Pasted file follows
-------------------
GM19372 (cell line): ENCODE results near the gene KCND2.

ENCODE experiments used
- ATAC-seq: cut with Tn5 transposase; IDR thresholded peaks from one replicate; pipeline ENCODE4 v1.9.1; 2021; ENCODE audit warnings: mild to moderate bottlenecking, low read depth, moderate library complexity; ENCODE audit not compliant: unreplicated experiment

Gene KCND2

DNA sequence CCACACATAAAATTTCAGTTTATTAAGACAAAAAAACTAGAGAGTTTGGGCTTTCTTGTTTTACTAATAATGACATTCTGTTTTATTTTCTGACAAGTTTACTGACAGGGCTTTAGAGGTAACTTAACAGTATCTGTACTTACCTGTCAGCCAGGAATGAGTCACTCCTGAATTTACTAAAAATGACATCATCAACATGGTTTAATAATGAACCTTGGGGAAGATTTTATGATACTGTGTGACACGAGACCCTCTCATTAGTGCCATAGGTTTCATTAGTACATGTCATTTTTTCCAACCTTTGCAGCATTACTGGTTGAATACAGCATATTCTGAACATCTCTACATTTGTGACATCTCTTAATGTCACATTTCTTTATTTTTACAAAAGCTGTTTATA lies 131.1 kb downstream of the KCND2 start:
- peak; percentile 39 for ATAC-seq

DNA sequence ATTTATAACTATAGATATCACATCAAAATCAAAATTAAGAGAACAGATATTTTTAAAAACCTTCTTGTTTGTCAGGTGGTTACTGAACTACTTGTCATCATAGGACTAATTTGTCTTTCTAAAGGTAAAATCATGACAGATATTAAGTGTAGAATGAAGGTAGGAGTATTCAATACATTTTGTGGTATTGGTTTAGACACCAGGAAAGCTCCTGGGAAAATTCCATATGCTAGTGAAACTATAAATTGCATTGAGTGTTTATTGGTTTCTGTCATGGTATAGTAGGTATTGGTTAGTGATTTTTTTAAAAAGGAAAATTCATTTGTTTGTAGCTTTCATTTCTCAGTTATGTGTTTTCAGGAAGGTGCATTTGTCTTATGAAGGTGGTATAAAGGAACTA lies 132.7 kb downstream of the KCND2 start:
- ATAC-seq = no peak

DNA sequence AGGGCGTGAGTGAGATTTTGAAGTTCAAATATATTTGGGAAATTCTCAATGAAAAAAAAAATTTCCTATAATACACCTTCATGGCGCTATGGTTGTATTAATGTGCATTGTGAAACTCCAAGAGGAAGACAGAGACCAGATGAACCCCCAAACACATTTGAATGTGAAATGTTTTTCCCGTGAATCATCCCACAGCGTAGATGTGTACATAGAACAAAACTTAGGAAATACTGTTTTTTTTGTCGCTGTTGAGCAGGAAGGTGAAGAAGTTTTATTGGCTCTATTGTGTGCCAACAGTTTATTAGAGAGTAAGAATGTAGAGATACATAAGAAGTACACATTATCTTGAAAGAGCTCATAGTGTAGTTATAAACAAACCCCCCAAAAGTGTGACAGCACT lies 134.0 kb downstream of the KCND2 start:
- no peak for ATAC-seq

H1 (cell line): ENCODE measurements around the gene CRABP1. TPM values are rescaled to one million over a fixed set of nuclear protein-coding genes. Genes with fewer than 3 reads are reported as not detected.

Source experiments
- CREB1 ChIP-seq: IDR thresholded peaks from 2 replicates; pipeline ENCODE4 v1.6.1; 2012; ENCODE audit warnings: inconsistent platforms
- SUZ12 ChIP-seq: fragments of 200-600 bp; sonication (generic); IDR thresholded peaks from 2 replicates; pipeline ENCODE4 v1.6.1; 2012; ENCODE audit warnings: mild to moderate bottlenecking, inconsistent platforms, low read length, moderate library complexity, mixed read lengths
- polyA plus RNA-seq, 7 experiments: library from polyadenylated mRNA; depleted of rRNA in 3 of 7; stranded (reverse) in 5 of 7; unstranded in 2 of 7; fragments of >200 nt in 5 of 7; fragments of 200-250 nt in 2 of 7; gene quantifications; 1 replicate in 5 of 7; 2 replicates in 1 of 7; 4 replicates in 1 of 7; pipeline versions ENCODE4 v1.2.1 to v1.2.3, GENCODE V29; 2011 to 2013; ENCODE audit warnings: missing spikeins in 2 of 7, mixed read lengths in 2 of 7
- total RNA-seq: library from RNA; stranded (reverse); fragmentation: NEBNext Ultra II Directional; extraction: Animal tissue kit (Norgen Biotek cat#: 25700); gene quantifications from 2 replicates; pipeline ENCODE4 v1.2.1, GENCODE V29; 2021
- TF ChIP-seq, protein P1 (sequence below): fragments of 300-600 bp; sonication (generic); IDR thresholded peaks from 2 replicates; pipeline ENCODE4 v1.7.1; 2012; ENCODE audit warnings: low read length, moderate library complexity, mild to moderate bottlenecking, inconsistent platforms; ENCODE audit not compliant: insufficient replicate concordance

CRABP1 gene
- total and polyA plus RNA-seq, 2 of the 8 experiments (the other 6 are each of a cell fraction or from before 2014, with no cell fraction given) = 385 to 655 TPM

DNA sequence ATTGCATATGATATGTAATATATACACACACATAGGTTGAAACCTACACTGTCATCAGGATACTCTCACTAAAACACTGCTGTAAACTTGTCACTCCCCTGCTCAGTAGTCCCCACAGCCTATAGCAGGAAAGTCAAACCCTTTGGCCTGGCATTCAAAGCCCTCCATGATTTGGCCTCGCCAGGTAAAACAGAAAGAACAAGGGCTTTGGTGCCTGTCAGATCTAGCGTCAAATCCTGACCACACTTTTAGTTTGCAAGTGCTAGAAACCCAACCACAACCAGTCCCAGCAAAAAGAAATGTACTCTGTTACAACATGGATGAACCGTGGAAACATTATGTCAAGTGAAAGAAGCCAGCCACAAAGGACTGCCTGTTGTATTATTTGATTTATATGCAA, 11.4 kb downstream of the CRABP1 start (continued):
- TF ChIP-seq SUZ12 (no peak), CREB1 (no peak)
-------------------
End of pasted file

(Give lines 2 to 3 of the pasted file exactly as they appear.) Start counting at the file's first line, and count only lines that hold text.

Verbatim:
ENCODE experiments used
- ATAC-seq: cut with Tn5 transposase; IDR thresholded peaks from one replicate; pipeline ENCODE4 v1.9.1; 2021; ENCODE audit warnings: mild to moderate bottlenecking, low read depth, moderate library complexity; ENCODE audit not compliant: unreplicated experiment